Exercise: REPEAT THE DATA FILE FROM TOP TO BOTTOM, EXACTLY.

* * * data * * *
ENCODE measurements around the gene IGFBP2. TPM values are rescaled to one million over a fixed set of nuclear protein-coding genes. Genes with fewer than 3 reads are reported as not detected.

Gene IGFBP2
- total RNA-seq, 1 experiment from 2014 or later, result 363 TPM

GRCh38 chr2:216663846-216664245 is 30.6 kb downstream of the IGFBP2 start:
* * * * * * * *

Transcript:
ENCODE measurements around the gene IGFBP2. TPM values are rescaled to one million over a fixed set of nuclear protein-coding genes. Genes with fewer than 3 reads are reported as not detected.

Gene IGFBP2
- total RNA-seq, 1 experiment from 2014 or later, result 363 TPM

GRCh38 chr2:216663846-216664245 is 30.6 kb downstream of the IGFBP2 start: